The precinct sits at the intersection of East Lake Street and Minnehaha Avenue. Most of the peaceful protesters were to the north, and the more aggressive protesters and rioters positioned themselves right in front of the precinct and to the south. There was a barricade set up on the southeast street corner outside of the destroyed Minnehaha Lake Wine and Spirits. This was an area the rioters were using for cover while hurling projectiles at the officers, so police concentrated their less lethal volleys at that location as well.
Just behind this location is where the rioter dropped the mortar round. This action brought anger out of the peaceful protesters with several screaming at the individuals to stop throwing things and to stop aggravating the police. The peaceful protesters were angry at the rioters for disrupting their mission with violence and destruction of property. Many think that police brutality has reached a tipping point and that their message is being diluted by media coverage that focuses on the aggressive acts of rioters.
In the distance, the sound of a chainsaw firing up caused protesters to start running. People were maintaining their distance from the chainsaw-wielding individual as he buzzed buildings and vehicles. As the spring afternoon transitioned to night, the violence and destruction escalated.
Shouts of “fire!” were heard in the Auto Zone parking lot kitty-corner from the precinct. This store has been subjected to large amounts of damage along with the other surrounding businesses. The building was covered in graffiti and several windows had been smashed out. Smoke was rising approximately 70 feet away. Several rioters and protesters were starting to gather in the parking lot.
Rioters appeared to be throwing some sort of accelerant on the fire. The flames built rapidly with small and loud pops and booms inside the store. Many protesters were screaming at people to get away due to the large amount of flammable liquids and items in the store. Several people posed within a couple feet of the flames leaping out of the store’s shattered windows, taking photos and video chatting with their friends or family.
Rioters started looting the Target, Auto Zone, and liquor store — all businesses in the immediate area of the precinct. Many were also attempting to light the same businesses on fire. As the Auto Zone burned and the flames grew, the police and fire department made it clear they weren’t going to risk moving in to save the building. After thick black smoke started to billow out of the store, sirens were heard in the distance. Several police squads and Minneapolis Fire trucks rolled in to establish a security perimeter and put out the fire. The police didn’t waste any time displaying a show of force and pushing the protesters and rioters out of the area.
Their volleys of less lethal increased quickly.
While the police and fire departments worked on putting out the blaze, rioters aimed green lasers into the officers’ eyes on top of the precinct. The lasers were shut down quickly with less lethal.
At this point, many of the remaining rioters were reaching a new level of aggression. Several screamed for the murder of police officers. “Someone kill a pig!” and “Fuck the police up!” could be heard throughout the night. Multiple buildings were on fire, and the situation was officially a runaway train leaving nothing but destruction in its path. Law enforcement made an offensive push and cleared protesters, rioters, and journalists back approximately a block. They launched several tear gas canisters, creating a wall of gas.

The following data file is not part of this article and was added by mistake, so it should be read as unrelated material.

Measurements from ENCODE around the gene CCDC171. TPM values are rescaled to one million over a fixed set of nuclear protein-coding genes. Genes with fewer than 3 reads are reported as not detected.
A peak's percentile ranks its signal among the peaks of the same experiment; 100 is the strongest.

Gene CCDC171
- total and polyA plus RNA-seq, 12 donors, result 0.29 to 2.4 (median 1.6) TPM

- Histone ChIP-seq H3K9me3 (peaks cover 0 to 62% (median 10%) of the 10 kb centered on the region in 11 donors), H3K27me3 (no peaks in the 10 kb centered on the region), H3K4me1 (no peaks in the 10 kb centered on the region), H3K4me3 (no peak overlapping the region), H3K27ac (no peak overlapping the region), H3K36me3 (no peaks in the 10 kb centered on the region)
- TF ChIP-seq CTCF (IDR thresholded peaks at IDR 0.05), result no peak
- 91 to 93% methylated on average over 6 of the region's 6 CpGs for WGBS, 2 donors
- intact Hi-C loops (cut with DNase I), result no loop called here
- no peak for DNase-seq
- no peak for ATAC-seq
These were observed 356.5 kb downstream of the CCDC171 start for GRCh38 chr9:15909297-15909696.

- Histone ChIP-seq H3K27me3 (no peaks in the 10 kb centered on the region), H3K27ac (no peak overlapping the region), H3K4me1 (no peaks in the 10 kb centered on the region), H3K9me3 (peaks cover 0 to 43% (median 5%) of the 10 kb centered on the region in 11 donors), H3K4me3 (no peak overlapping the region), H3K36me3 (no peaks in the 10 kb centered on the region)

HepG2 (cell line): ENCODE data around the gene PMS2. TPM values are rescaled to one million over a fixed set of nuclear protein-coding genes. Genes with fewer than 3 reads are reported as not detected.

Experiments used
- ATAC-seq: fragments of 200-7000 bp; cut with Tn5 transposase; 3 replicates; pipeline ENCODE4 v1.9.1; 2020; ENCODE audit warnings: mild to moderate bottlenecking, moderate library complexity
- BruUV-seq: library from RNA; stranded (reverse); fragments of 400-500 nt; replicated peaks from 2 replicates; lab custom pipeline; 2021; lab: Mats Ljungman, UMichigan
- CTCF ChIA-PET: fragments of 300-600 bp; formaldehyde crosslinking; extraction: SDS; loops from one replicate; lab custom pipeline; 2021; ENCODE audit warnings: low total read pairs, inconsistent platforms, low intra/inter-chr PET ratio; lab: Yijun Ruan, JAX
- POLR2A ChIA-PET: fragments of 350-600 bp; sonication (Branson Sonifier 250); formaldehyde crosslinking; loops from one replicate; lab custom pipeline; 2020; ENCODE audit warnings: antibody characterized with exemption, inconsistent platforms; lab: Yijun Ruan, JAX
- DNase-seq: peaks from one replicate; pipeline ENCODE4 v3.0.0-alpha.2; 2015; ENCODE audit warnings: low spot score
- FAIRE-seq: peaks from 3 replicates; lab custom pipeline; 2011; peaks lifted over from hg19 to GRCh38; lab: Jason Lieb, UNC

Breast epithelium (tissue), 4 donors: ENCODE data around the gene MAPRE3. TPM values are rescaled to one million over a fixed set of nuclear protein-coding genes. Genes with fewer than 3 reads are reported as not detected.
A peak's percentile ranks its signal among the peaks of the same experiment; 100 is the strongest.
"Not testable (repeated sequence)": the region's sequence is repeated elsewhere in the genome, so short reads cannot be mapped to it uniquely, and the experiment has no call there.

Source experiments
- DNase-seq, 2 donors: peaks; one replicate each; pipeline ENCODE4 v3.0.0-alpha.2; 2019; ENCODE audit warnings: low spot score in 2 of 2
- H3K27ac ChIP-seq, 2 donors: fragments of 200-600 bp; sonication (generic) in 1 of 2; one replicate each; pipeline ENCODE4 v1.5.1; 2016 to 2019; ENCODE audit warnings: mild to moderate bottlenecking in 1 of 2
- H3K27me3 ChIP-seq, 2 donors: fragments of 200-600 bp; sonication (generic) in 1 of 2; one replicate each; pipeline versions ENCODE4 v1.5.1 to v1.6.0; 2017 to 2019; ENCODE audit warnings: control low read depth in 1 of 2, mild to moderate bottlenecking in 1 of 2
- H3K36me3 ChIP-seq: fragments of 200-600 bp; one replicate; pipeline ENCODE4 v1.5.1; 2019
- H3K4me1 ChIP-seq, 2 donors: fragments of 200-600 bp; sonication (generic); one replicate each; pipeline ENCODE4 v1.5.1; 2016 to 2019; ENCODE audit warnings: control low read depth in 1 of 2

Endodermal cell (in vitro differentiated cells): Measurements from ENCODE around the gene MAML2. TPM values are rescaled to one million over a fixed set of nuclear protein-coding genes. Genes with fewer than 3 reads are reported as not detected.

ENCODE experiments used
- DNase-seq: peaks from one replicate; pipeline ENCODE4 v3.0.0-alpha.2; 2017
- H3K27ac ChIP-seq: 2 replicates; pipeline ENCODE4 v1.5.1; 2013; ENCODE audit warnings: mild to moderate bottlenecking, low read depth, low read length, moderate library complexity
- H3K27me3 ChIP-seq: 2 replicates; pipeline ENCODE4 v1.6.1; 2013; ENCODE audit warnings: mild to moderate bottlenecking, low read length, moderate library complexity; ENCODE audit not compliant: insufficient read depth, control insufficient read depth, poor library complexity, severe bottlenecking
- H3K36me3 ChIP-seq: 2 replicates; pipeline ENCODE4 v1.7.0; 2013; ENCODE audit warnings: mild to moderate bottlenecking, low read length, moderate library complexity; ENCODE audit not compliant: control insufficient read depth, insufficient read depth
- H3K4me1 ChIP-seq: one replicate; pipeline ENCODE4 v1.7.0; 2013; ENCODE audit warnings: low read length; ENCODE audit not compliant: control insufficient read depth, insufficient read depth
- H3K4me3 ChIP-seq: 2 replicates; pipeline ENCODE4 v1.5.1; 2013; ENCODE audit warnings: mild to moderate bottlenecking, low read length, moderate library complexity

The chainsaw-wielding rioter came strolling past, revving the chainsaw and swinging it back and forth, not seeming to care if anyone was within its reach. Some whispered about pipe bombs being carried into the area in backpacks, as well as a protester armed with an AR-style rifle and a loaded 50-round drum magazine.
Toward the end of the evening, the riots spread to the east, breaking into more businesses and rapidly looting stores. Across the street, the windows of vehicles in a small car lot were smashed out. One rioter somehow managed to either find the keys or hot wire it before speeding off with the stolen vehicle.
The Minnesota National Guard was eventually called in to assist the 3rd precinct officers, as were state troopers and other local law enforcement. Several more buildings were set on fire and multiple people were injured; one has been confirmed dead. The Star Tribune reported “at least five people struck by gunfire, one fatally when the owner of a pawn shop opened fire on a man he believed was burglarizing his business.”
It’s unclear when the violence and destruction will end. At the time of publication, a third night of rioting is underway in the city of Minneapolis.
Joshua Skovlund is a former staff writer for Coffee or Die. He has covered the 75th anniversary of D-Day in France, multinational military exercises in Germany, and civil unrest during the 2020 riots in Minneapolis. Born and raised in small-town South Dakota, he grew up playing football and soccer before serving as a forward observer in the US Army. After leaving the service, he worked as a personal trainer while earning his paramedic license. After five years as in paramedicine, he transitioned to a career in multimedia journalism. Joshua is married with two children. His creative outlets include Skovlund Photography and Concentrated Emotion.